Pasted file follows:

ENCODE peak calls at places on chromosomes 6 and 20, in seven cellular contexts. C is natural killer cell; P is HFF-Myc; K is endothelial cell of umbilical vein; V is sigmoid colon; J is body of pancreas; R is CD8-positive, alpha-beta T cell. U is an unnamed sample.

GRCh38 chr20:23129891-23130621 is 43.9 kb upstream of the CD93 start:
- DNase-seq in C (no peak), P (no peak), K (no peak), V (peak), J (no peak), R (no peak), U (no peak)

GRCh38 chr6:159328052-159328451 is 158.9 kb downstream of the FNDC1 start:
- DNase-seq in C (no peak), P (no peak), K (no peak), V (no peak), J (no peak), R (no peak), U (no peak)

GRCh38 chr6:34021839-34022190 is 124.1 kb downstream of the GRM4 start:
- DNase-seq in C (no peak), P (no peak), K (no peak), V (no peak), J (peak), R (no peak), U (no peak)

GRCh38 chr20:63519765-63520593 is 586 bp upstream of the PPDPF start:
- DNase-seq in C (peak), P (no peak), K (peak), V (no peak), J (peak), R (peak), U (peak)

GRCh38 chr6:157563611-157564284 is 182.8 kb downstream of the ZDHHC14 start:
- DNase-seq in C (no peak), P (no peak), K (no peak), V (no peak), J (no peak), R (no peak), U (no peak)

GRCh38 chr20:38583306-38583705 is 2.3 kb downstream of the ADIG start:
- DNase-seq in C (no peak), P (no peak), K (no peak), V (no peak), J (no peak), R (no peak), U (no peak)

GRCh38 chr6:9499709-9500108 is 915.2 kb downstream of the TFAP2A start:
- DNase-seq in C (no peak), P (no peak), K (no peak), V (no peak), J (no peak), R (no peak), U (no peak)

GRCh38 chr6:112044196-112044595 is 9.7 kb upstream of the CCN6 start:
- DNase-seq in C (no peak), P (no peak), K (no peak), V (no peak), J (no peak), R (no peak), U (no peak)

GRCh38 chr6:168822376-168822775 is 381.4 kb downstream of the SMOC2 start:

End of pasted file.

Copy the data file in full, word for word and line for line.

ENCODE peak calls at places on chromosomes 6 and 20, in seven cellular contexts. C is natural killer cell; P is HFF-Myc; K is endothelial cell of umbilical vein; V is sigmoid colon; J is body of pancreas; R is CD8-positive, alpha-beta T cell. U is an unnamed sample.

GRCh38 chr20:23129891-23130621 is 43.9 kb upstream of the CD93 start:
- DNase-seq in C (no peak), P (no peak), K (no peak), V (peak), J (no peak), R (no peak), U (no peak)

GRCh38 chr6:159328052-159328451 is 158.9 kb downstream of the FNDC1 start:
- DNase-seq in C (no peak), P (no peak), K (no peak), V (no peak), J (no peak), R (no peak), U (no peak)

GRCh38 chr6:34021839-34022190 is 124.1 kb downstream of the GRM4 start:
- DNase-seq in C (no peak), P (no peak), K (no peak), V (no peak), J (peak), R (no peak), U (no peak)

GRCh38 chr20:63519765-63520593 is 586 bp upstream of the PPDPF start:
- DNase-seq in C (peak), P (no peak), K (peak), V (no peak), J (peak), R (peak), U (peak)

GRCh38 chr6:157563611-157564284 is 182.8 kb downstream of the ZDHHC14 start:
- DNase-seq in C (no peak), P (no peak), K (no peak), V (no peak), J (no peak), R (no peak), U (no peak)

GRCh38 chr20:38583306-38583705 is 2.3 kb downstream of the ADIG start:
- DNase-seq in C (no peak), P (no peak), K (no peak), V (no peak), J (no peak), R (no peak), U (no peak)

GRCh38 chr6:9499709-9500108 is 915.2 kb downstream of the TFAP2A start:
- DNase-seq in C (no peak), P (no peak), K (no peak), V (no peak), J (no peak), R (no peak), U (no peak)

GRCh38 chr6:112044196-112044595 is 9.7 kb upstream of the CCN6 start:
- DNase-seq in C (no peak), P (no peak), K (no peak), V (no peak), J (no peak), R (no peak), U (no peak)

GRCh38 chr6:168822376-168822775 is 381.4 kb downstream of the SMOC2 start: